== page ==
You can’t get through a divorce until you and your spouse fully consider asset distribution. In the state of New York, this means using equitable distribution to divvy out fair shares, not equal shares, of property, finances, savings, and so on. With this in mind, one of the first things you should do is get a copy of your statement of net worth and give it to the presiding judge.
What is a Statement of Net Worth?
It is pretty much impossible to fairly portion out anything if you don’t know how much of it there is. A statement of net worth is the complete summation of your financial records, history, income, real property value, etc. that all amasses to how much you own. When considering your divorce, this also shows how much you stand to keep, or to lose.
Why Should You Share It?
You might understandably be thinking, “If I reveal my full finances just to have them taken away, why would I do that in the first place?” Part of the divorce process is discovery. During discovery, each spouse and their attorney has the chance to request all sorts of information from the other, including full financial records. Attempting to hide a source of income or a vacation home is never a good idea because discovery never misses a thing. Eventually, everything will come to light so you might as well share it early.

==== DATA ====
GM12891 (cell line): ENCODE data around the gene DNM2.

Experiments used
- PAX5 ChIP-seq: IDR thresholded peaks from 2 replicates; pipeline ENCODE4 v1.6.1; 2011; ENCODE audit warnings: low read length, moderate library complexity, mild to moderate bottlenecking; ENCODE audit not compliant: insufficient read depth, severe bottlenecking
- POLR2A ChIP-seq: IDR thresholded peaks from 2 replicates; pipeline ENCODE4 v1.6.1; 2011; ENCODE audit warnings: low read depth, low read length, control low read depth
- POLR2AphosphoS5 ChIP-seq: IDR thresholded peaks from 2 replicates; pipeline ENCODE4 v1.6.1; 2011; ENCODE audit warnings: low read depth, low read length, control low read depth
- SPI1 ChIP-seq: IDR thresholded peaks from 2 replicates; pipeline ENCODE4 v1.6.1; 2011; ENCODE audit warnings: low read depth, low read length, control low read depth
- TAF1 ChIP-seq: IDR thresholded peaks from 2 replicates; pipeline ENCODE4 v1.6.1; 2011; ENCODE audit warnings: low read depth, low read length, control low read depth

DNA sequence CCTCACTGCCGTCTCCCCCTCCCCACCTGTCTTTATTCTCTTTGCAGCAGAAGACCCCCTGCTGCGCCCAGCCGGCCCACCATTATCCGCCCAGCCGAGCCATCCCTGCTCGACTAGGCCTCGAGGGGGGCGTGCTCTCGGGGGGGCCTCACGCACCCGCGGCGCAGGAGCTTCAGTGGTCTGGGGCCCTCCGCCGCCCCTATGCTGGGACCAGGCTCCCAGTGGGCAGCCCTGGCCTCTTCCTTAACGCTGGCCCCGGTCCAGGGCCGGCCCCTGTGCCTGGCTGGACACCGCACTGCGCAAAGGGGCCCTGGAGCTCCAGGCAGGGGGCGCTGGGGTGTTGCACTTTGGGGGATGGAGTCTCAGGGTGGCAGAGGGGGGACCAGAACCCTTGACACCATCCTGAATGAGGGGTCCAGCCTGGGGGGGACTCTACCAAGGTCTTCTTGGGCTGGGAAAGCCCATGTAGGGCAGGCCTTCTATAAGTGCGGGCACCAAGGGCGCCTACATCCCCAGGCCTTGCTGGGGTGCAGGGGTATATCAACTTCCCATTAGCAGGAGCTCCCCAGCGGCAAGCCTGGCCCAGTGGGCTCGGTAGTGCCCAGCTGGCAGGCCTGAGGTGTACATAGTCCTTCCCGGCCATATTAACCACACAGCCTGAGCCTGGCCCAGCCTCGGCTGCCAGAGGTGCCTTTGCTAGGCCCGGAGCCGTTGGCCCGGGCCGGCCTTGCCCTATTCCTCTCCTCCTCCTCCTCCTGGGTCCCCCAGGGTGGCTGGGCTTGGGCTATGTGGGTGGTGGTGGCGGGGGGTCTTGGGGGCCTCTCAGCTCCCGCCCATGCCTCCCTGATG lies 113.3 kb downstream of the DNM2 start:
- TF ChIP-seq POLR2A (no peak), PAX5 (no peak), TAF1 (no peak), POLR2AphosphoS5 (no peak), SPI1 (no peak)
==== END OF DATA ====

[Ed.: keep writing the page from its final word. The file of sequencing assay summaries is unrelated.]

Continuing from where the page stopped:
A few benefits of sharing your statement of net worth early are:
- You avoid the headaches of having to dig through your records later on.
- Removes unnecessary delays in the divorce process.
- Shows your honesty, goodwill, and intent to cooperate.
Since a divorce judge can see numerous cases in one day, getting on their good side by cooperating is probably more beneficial than you might first think. When it comes time to assign property to the spouse that “deserves it” more than the other, a judge can see your willingness to share your total net worth as reason to reward you, should there be a marital item that could go either way. Oppositely, if you try to hide your finances and they are discovered, like they will be sooner or later, the judge might decide to reduce your portion of the equitably distributed property.
If you need help understanding your rights during a divorce, or if you aren’t sure how to gather your complete net worth statement, you can turn to Peter L. Cedeño & Associates, P.C. for help. Our New York divorce attorneys have been helping clients in situations like yours for a combined 20+ years. Contact us online, tell us about your situation, and we will get back to you as soon as we can.